Southern California Gas Co.'s costs related to the massive leak of natural gas from its Aliso Canyon underground storage facility near Los Angeles have risen to $717 million, parent Sempra Energy said Thursday in its second-quarter earnings report.
The previous estimate was $665 million as of May.
The gas well blow out reported Oct. 23 at Aliso Canyon spewed an estimated 107,000 tons of methane over 16 weeks. Scientists said it was the largest-known release of climate-changing methane in U.S. history.
Some 8,000 families were uprooted from nearby San Fernando Valley suburbs as foul-smelling gas wafted over neighborhoods, triggering complaints of headaches, nausea, nosebleeds and other symptoms. Residents moved into hotels and other temporary lodging at SoCal Gas' expense. The well was finally plugged in February and many residents have returned, despite continuing health and safety concerns.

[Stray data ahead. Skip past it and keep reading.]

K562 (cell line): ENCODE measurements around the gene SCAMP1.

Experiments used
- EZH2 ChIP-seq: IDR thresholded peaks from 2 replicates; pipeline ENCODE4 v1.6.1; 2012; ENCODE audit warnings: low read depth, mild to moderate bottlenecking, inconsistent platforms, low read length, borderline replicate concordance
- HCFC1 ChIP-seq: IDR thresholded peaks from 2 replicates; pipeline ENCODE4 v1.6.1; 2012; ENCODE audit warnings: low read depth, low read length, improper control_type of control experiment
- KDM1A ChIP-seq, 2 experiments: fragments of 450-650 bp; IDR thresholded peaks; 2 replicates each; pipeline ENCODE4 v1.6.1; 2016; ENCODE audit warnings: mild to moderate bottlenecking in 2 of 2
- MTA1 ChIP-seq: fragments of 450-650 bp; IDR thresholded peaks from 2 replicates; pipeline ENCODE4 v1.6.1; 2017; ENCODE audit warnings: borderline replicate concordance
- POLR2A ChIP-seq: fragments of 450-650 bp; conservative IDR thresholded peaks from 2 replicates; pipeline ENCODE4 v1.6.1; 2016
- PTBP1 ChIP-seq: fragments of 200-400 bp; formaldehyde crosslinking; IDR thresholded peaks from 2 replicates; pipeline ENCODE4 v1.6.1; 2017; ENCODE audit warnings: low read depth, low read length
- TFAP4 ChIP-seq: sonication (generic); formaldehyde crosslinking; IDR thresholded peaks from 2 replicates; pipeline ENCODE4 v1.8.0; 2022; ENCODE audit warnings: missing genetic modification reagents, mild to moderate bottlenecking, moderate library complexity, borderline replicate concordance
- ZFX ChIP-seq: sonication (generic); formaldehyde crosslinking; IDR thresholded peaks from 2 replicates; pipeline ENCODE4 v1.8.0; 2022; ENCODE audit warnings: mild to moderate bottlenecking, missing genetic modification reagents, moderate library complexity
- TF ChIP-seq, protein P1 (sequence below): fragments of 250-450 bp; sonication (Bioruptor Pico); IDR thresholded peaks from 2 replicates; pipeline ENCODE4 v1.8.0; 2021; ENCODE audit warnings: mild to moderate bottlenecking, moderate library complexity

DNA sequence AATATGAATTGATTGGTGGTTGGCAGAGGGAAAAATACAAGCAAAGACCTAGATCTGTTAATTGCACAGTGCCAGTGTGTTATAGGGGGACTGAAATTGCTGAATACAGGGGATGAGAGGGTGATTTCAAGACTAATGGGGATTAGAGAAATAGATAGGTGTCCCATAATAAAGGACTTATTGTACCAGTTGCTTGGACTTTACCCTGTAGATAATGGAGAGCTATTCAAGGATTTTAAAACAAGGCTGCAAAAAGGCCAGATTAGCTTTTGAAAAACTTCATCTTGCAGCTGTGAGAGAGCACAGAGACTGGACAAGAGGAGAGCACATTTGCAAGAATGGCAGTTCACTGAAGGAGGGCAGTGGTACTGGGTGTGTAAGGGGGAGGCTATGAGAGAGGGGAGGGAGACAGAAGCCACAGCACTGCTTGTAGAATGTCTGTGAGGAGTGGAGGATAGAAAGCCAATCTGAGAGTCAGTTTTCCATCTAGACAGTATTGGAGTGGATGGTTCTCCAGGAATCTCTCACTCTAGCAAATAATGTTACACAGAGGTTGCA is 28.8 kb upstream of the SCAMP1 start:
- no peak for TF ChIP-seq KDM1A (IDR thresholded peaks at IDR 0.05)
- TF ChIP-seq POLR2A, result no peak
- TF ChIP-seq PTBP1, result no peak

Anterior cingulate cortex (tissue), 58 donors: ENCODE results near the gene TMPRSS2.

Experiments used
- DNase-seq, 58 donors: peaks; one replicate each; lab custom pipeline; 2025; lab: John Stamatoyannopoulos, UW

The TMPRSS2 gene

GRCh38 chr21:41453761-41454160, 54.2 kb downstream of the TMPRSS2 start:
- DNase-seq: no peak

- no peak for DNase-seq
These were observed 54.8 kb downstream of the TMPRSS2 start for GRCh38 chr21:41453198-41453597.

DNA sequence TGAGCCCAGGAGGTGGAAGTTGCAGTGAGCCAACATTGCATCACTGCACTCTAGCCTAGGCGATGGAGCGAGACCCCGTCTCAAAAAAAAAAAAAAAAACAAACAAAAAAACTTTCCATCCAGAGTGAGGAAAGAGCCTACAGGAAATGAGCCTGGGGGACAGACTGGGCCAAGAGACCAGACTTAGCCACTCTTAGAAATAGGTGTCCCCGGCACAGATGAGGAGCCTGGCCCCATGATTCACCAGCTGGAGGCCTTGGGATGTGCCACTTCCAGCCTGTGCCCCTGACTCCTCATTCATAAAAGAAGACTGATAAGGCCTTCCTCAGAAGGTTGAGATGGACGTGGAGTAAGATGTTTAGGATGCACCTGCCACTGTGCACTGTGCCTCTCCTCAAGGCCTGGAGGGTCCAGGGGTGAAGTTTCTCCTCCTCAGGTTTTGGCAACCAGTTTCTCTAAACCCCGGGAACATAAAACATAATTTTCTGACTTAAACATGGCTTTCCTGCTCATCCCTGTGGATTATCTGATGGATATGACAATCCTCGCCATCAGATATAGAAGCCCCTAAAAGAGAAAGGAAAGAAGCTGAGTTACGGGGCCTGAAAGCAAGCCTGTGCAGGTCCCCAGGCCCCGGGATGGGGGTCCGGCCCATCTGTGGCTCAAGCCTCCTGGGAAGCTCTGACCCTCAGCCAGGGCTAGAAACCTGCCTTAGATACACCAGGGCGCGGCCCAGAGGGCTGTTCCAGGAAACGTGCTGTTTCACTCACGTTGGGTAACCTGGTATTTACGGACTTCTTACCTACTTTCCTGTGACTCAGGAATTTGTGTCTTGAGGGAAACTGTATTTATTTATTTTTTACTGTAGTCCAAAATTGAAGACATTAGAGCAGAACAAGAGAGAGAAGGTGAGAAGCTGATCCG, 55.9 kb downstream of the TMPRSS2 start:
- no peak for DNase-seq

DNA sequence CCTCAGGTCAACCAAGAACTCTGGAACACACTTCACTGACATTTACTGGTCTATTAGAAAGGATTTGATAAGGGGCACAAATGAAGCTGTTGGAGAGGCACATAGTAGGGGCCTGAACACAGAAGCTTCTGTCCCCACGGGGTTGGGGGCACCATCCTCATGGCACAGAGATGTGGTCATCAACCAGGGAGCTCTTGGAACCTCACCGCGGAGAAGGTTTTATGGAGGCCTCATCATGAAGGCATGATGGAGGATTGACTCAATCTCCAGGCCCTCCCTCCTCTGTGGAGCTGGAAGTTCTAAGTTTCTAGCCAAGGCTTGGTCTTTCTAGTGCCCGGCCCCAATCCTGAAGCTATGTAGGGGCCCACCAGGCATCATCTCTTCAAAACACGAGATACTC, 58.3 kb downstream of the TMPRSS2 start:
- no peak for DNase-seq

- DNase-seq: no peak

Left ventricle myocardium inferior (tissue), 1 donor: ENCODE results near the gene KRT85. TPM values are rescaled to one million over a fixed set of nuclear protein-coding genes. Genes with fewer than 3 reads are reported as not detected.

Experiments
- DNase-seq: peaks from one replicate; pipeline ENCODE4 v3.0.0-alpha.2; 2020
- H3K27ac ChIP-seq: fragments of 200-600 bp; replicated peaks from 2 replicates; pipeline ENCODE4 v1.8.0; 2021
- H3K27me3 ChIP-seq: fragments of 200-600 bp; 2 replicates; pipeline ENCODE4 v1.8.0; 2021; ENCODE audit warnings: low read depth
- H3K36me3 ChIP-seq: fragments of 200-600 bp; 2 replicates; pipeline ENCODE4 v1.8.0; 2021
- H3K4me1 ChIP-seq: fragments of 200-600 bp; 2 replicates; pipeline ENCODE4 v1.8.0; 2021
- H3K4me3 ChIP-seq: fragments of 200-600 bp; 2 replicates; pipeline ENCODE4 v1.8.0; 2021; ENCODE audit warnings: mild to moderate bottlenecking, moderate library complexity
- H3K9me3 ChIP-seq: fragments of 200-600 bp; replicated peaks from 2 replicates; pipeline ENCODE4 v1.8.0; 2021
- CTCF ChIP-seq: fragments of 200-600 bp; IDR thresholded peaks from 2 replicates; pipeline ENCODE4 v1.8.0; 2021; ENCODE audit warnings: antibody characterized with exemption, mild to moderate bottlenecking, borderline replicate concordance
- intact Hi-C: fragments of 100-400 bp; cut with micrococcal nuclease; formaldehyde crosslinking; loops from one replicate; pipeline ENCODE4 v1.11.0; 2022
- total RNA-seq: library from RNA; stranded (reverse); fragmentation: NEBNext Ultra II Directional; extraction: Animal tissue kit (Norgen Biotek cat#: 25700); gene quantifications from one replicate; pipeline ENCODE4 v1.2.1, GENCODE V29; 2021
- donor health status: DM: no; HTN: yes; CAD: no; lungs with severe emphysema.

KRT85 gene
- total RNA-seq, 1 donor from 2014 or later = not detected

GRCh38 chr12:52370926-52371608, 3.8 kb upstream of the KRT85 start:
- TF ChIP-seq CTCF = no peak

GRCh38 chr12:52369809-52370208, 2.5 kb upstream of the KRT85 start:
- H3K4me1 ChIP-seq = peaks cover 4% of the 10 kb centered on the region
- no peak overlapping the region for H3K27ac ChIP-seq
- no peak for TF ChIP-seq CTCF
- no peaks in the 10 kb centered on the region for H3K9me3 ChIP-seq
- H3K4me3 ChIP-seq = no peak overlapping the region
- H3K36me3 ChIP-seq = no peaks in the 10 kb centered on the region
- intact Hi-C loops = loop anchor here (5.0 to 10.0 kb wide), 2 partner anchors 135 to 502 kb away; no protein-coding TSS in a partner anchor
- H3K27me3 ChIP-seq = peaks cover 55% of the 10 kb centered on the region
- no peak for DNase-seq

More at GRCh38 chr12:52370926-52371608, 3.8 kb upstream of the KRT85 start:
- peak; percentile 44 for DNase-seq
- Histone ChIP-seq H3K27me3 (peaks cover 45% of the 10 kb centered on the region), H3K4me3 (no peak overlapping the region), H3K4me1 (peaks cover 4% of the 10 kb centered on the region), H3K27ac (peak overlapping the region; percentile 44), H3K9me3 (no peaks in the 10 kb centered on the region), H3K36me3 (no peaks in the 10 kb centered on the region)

The facility can't return to normal operations until all 114 remaining wells pass a battery of safety tests or are plugged, a process that is ongoing.
About 15 of the residents rallied at the state Capitol and met with Gov. Jerry Brown's staff Wednesday in a campaign to permanently shut down Aliso Canyon, the largest natural gas storage facility west of the Mississippi River and a major source of energy for the Los Angeles area.
Helen Attai of Granada Hills said no conclusion was reached in the meeting but she believes Brown's staff left with a better understanding of residents' health concerns.
Deborah Hoffman, a spokeswoman for the governor, confirmed that the meeting occurred but declined to comment further on the governor's position regarding the storage facility.
This story has been updated.